Alcoholic ketoacidosis

Alternative names 
Ketoacidosis - alcoholic

Alcoholic ketoacidosis is an accumulation of ketones (a type of acid) in the blood, caused by excessive alcohol consumption.

Causes, incidence, and risk factors
This disorder can be a complication of alcohol use, especially excessive alcohol use.


  • Fatigue  
  • low, sluggish, lethargic movement  
  • Breathing difficulty leading, when untreated, to an abnormal breathing pattern  
  • Irregular deep, rapid breathing (Kussmaul’s)  
  • Loss of appetite  
  • Nausea and vomiting  
  • Abdominal pain  
  • Symptoms of dehydration, such as dizziness and light headedness  
  • Confusion  
  • Agitation  
  • Changes in mental activity leading to loss of consciousness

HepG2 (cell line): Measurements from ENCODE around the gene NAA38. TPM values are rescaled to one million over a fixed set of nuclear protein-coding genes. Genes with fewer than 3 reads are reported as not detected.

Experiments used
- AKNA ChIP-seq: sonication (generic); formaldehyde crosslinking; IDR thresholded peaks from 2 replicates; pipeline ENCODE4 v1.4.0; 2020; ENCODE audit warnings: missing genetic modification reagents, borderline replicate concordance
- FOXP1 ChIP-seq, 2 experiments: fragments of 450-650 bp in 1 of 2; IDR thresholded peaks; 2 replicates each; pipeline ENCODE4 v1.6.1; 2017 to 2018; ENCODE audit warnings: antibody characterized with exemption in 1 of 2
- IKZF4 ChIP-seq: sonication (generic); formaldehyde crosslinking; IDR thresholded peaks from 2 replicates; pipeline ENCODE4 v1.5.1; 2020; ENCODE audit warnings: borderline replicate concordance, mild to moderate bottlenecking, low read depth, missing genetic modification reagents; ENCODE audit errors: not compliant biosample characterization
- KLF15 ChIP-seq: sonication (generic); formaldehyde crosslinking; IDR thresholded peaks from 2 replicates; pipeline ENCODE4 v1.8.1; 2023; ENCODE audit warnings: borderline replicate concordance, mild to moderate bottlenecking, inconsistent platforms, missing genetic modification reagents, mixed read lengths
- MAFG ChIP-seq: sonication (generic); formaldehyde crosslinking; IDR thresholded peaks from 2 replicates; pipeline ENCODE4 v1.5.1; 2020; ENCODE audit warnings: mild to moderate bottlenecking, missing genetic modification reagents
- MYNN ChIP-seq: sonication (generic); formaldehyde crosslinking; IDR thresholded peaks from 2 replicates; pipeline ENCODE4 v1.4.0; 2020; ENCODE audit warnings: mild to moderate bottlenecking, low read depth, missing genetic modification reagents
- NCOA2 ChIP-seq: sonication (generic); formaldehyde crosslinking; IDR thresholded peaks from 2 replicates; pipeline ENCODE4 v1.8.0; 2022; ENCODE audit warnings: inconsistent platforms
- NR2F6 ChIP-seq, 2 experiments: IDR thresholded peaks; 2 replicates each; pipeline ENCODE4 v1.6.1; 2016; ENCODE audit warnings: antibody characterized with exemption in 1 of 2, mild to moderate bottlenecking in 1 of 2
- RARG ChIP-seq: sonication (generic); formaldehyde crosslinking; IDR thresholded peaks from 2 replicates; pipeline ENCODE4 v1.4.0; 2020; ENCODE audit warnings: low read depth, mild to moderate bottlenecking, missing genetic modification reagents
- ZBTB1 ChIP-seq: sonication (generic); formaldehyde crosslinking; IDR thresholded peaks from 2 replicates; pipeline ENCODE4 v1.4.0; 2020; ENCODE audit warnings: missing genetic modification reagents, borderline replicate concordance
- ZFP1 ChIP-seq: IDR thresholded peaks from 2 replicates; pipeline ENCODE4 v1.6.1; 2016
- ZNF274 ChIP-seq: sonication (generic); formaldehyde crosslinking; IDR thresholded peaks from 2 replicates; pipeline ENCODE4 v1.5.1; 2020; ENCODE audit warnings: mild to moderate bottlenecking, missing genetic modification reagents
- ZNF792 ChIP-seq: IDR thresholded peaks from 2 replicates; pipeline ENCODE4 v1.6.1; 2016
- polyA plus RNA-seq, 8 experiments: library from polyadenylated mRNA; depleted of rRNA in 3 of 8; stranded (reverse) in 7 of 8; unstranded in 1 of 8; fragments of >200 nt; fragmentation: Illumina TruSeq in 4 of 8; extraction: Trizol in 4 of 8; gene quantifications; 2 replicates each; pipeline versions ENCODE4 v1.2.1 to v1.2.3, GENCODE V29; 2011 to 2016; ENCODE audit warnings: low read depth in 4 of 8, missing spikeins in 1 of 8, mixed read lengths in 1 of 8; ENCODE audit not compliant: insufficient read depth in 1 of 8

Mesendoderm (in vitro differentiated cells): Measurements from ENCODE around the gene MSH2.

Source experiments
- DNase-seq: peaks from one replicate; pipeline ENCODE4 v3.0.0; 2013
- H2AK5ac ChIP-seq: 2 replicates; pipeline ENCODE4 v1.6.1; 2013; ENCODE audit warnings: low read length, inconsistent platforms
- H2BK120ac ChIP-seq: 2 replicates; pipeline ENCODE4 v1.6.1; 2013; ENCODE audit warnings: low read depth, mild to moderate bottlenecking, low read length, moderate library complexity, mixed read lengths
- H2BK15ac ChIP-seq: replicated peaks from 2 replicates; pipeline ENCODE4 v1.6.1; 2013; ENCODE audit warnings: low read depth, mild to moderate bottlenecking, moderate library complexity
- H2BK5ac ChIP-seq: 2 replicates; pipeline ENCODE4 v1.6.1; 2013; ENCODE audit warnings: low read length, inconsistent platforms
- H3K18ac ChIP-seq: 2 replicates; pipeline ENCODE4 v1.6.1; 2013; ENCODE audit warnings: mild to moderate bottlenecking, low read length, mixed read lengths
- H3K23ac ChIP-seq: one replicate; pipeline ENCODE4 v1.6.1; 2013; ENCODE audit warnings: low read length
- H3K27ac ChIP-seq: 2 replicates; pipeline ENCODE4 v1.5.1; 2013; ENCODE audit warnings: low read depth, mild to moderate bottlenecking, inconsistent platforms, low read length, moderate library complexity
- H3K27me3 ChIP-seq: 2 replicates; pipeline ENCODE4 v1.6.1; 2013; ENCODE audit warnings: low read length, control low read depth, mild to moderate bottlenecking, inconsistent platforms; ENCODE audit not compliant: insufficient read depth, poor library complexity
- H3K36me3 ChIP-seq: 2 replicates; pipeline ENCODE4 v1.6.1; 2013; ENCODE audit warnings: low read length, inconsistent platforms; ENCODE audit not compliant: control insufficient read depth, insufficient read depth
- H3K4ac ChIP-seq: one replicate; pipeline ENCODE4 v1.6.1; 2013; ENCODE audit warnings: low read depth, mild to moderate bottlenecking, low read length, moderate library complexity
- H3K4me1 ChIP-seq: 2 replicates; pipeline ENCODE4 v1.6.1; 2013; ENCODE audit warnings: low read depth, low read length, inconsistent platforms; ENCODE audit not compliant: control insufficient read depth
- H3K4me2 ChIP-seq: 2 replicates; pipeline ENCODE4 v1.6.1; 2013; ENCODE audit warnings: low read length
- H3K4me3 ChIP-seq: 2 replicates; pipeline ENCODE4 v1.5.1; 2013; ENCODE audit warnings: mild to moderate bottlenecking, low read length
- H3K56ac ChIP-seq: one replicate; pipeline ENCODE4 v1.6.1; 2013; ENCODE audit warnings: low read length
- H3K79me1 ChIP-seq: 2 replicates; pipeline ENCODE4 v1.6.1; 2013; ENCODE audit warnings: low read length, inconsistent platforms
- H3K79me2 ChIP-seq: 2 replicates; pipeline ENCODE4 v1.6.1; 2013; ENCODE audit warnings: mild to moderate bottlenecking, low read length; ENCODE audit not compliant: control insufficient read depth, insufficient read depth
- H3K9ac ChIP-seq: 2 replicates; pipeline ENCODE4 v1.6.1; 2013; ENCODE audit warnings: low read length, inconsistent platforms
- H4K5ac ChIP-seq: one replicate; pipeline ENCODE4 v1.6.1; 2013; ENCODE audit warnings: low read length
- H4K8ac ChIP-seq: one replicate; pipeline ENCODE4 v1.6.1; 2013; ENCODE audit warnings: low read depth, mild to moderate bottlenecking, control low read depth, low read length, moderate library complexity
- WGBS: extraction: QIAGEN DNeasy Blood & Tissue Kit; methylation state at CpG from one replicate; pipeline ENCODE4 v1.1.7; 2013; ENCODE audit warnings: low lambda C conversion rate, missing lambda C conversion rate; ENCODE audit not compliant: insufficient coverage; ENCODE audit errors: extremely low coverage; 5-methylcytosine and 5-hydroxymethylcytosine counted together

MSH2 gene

Signs and tests

  • Blood and urine tests for excess acids, or ketones, in the body  
  • Blood chemistry tests  
  • Tests to quantify the amount of alcohol in the blood

Treatment in the hospital with intravenous fluids and frequent blood draws may be necessary to reverse the acidosis. Occasionally patients require intensive care unit stays.

Expectations (prognosis)
Prompt medical attention improves the overall prognosis of this condition.

This can be a life-threatening disorder.

Calling your health care provider
If you, a family member, or a friend have symptoms of alcoholic ketoacidosis, seek medical attention from an emergency department.

Limit alcohol consumption to moderate levels.

Johns Hopkins patient information

Last revised: December 2, 2012
by Arthur A. Poghosian, M.D.

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